Tuesday, October 30, 2012

Don't Try to Fix it Up, Tear it Up


WB is flacking for a David Einhorn argument against QE3 (our third bout of quantitative easing). I happen to not like QE3 much either, but for an opposite reason - it's far to feeble to do much good.

Let's start with a somewhat simplified economic identity Production = Consumption + Savings, or P = C + S. Call that conservation of economic stuff. Note that I neglect any fluxes, which is not locally valid, but close enough globally. Recessions and depressions occur when P stops growing or actually decreases. There are a lot of ways that can happen, including exhaustion of a critical resource (the Harappans?), troubles with those fluxes I neglected (think Spain) and other exogenous factors. Many, however, are like the current financial crisis, endogenous effects of non-linearity in the economy.

A common characteristic of these latter is that consumption drops making it unprofitable to produce much. The economy is saving so much of its production that it becomes a glut resulting in a collapse of demand, shrinking production and employment, and further depression of demand.

If there is considerable inequality in a society, most of the wealth becomes concentrated in those who aren't disposed to spend it, and that is likely to provoke lack of demand. There are a lot of ways to ameliorate that problem, and most advanced countries in Europe, including the most successful economies in the World, do a fair amount of wealth redistribution via taxes and social spending.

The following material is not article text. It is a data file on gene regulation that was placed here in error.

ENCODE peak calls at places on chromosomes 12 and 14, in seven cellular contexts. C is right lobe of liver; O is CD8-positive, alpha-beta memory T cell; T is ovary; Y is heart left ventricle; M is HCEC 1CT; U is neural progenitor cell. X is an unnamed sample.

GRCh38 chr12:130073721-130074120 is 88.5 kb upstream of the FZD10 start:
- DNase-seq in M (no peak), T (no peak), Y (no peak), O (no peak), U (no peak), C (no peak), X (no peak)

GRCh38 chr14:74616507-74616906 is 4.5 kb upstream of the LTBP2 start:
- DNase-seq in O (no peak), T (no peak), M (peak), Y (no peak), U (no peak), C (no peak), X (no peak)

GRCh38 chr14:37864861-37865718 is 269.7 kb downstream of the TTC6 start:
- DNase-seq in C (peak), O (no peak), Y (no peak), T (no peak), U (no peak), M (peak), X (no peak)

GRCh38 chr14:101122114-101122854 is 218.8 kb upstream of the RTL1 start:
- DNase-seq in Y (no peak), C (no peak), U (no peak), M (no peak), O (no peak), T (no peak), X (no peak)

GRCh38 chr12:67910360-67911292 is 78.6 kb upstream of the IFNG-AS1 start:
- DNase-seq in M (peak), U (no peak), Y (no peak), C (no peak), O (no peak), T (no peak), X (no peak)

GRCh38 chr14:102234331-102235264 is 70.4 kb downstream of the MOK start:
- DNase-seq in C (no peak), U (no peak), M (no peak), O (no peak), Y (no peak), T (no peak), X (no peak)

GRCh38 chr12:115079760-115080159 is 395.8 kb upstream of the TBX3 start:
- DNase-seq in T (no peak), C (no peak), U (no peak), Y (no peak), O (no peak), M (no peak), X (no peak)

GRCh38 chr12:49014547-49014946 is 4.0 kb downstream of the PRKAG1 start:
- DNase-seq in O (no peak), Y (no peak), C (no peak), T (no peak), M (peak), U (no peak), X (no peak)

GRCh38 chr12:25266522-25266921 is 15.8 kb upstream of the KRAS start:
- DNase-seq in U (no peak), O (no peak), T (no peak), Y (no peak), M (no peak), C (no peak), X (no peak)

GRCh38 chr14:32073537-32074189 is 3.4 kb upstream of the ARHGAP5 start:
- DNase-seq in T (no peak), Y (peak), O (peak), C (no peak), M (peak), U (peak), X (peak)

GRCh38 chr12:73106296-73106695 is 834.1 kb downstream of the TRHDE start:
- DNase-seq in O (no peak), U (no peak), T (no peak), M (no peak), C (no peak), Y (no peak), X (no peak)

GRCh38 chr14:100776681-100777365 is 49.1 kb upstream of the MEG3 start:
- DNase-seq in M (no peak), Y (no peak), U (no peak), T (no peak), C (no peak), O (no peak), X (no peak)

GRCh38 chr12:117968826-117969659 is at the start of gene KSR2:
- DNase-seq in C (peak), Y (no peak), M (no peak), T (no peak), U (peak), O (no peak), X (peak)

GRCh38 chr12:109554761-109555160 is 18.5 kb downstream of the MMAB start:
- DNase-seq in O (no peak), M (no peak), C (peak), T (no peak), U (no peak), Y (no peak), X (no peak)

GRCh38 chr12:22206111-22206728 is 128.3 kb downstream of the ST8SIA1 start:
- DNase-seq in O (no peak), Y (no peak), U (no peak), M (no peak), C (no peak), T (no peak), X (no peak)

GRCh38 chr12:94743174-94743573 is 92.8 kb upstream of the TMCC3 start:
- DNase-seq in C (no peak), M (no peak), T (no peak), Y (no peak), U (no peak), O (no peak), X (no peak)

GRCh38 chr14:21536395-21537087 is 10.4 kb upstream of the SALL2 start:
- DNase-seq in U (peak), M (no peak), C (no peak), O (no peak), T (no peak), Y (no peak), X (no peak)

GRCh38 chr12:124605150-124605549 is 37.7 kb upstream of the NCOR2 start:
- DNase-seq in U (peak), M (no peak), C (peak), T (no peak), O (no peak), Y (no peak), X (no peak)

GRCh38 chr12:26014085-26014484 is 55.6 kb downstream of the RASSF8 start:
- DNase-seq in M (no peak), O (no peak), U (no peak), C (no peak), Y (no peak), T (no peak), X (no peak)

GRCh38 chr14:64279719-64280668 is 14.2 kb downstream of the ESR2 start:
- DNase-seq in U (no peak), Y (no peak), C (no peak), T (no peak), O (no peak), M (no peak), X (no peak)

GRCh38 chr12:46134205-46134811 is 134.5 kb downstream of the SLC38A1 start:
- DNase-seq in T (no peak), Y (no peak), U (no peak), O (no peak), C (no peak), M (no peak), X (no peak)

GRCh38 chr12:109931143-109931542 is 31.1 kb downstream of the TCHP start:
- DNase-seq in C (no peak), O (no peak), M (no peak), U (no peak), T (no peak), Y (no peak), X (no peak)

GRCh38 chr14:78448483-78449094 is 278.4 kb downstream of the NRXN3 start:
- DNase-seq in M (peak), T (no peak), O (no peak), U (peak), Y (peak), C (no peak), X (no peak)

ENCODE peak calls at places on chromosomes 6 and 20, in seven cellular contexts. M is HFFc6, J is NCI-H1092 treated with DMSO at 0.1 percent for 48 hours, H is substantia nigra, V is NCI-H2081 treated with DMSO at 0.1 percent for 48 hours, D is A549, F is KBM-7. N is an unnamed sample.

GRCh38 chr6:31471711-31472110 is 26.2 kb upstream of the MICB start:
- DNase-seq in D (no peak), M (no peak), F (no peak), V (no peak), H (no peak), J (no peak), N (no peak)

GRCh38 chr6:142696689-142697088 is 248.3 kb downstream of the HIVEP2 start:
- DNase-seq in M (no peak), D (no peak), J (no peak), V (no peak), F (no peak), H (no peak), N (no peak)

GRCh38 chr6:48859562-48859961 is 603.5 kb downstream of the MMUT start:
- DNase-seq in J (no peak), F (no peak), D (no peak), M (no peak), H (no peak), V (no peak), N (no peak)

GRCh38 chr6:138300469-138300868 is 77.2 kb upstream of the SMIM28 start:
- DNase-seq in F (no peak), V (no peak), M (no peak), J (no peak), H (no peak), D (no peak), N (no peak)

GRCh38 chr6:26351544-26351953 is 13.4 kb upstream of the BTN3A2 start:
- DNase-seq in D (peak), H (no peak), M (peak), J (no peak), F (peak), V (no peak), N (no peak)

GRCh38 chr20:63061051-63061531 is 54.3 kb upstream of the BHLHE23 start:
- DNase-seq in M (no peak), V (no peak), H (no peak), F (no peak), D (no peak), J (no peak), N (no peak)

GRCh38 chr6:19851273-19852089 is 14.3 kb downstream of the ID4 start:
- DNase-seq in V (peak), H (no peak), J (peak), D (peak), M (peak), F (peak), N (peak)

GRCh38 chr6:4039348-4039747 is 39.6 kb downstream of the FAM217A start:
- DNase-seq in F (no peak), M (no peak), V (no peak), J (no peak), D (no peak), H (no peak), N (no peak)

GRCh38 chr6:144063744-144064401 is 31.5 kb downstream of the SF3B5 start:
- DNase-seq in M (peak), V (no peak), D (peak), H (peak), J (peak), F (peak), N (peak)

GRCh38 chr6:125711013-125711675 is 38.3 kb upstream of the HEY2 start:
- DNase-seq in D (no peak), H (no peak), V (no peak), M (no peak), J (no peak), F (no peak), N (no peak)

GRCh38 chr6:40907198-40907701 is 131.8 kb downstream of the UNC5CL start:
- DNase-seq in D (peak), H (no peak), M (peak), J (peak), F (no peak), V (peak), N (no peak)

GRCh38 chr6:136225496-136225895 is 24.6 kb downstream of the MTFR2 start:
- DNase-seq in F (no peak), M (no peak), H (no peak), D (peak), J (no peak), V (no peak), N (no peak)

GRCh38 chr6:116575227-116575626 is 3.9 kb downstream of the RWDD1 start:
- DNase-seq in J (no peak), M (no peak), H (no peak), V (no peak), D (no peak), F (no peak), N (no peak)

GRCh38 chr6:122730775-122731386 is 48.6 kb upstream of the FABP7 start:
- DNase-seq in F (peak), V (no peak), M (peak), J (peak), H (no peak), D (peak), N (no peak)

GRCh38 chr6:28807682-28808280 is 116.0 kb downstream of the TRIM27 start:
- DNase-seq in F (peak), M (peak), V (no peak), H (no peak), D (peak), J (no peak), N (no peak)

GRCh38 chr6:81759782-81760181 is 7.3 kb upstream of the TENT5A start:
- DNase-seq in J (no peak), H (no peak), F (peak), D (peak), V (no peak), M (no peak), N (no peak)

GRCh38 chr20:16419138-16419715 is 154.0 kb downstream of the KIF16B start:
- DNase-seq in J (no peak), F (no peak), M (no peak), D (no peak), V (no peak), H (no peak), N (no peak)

Another popular method is fiscal stimulus, typically by deficit spending.

One way that talked about a bit these days might be called "pouring quantitative gasoline on the embers of the economy," or QGEE. Quantitative easing, you might recall, consists of the central banks buying up longer term federal debt. This puts more cash in the economy, but it also creates the threat that those bonds will eventually go back in the market, driving up future debt costs. In QGEE, you just take that national debt you bought and feed it to the flames. Goodbye to future debt sales and and borrowing costs, and, goodbye to all that nasty debt we used to owe.

So what's the downside? The downside is that you will create inflation, because you just printed money. Now if you believe, as Krugman and many other economists do, that a whiff of inflation is exactly the medicine that the economy needs, that method allows you to calibrate rather precisely how much inflation you are injecting.